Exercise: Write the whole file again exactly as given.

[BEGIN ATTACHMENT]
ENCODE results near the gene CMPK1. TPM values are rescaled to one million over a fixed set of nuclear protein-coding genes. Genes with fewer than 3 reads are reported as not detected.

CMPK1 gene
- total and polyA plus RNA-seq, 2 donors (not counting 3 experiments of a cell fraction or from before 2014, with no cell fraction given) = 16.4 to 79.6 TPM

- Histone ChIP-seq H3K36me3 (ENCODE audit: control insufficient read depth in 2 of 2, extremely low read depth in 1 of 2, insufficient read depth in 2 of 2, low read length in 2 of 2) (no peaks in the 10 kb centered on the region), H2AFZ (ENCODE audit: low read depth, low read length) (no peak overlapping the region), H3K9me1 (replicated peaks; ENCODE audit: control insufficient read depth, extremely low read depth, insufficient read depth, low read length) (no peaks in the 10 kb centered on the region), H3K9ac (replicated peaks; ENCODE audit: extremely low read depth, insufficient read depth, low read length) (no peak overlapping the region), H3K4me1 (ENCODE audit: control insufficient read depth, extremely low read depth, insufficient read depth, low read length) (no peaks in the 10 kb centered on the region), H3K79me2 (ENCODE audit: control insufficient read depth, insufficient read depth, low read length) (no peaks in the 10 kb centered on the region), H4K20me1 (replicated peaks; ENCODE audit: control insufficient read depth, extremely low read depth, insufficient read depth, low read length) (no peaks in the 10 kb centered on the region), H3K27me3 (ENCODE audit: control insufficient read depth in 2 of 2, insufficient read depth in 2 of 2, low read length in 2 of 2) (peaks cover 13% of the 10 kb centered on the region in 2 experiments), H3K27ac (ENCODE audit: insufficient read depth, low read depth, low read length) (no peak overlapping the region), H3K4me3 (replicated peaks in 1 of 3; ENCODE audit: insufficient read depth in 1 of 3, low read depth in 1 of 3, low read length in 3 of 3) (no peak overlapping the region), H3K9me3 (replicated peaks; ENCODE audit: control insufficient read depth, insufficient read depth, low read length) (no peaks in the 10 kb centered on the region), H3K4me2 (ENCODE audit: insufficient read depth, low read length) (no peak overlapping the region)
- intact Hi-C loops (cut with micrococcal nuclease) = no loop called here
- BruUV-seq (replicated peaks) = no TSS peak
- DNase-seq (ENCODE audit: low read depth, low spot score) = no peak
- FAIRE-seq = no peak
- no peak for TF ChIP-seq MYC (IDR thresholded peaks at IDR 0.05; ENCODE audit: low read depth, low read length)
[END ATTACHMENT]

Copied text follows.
ENCODE results near the gene CMPK1. TPM values are rescaled to one million over a fixed set of nuclear protein-coding genes. Genes with fewer than 3 reads are reported as not detected.

CMPK1 gene
- total and polyA plus RNA-seq, 2 donors (not counting 3 experiments of a cell fraction or from before 2014, with no cell fraction given) = 16.4 to 79.6 TPM

- Histone ChIP-seq H3K36me3 (ENCODE audit: control insufficient read depth in 2 of 2, extremely low read depth in 1 of 2, insufficient read depth in 2 of 2, low read length in 2 of 2) (no peaks in the 10 kb centered on the region), H2AFZ (ENCODE audit: low read depth, low read length) (no peak overlapping the region), H3K9me1 (replicated peaks; ENCODE audit: control insufficient read depth, extremely low read depth, insufficient read depth, low read length) (no peaks in the 10 kb centered on the region), H3K9ac (replicated peaks; ENCODE audit: extremely low read depth, insufficient read depth, low read length) (no peak overlapping the region), H3K4me1 (ENCODE audit: control insufficient read depth, extremely low read depth, insufficient read depth, low read length) (no peaks in the 10 kb centered on the region), H3K79me2 (ENCODE audit: control insufficient read depth, insufficient read depth, low read length) (no peaks in the 10 kb centered on the region), H4K20me1 (replicated peaks; ENCODE audit: control insufficient read depth, extremely low read depth, insufficient read depth, low read length) (no peaks in the 10 kb centered on the region), H3K27me3 (ENCODE audit: control insufficient read depth in 2 of 2, insufficient read depth in 2 of 2, low read length in 2 of 2) (peaks cover 13% of the 10 kb centered on the region in 2 experiments), H3K27ac (ENCODE audit: insufficient read depth, low read depth, low read length) (no peak overlapping the region), H3K4me3 (replicated peaks in 1 of 3; ENCODE audit: insufficient read depth in 1 of 3, low read depth in 1 of 3, low read length in 3 of 3) (no peak overlapping the region), H3K9me3 (replicated peaks; ENCODE audit: control insufficient read depth, insufficient read depth, low read length) (no peaks in the 10 kb centered on the region), H3K4me2 (ENCODE audit: insufficient read depth, low read length) (no peak overlapping the region)
- intact Hi-C loops (cut with micrococcal nuclease) = no loop called here
- BruUV-seq (replicated peaks) = no TSS peak
- DNase-seq (ENCODE audit: low read depth, low spot score) = no peak
- FAIRE-seq = no peak
- no peak for TF ChIP-seq MYC (IDR thresholded peaks at IDR 0.05; ENCODE audit: low read depth, low read length)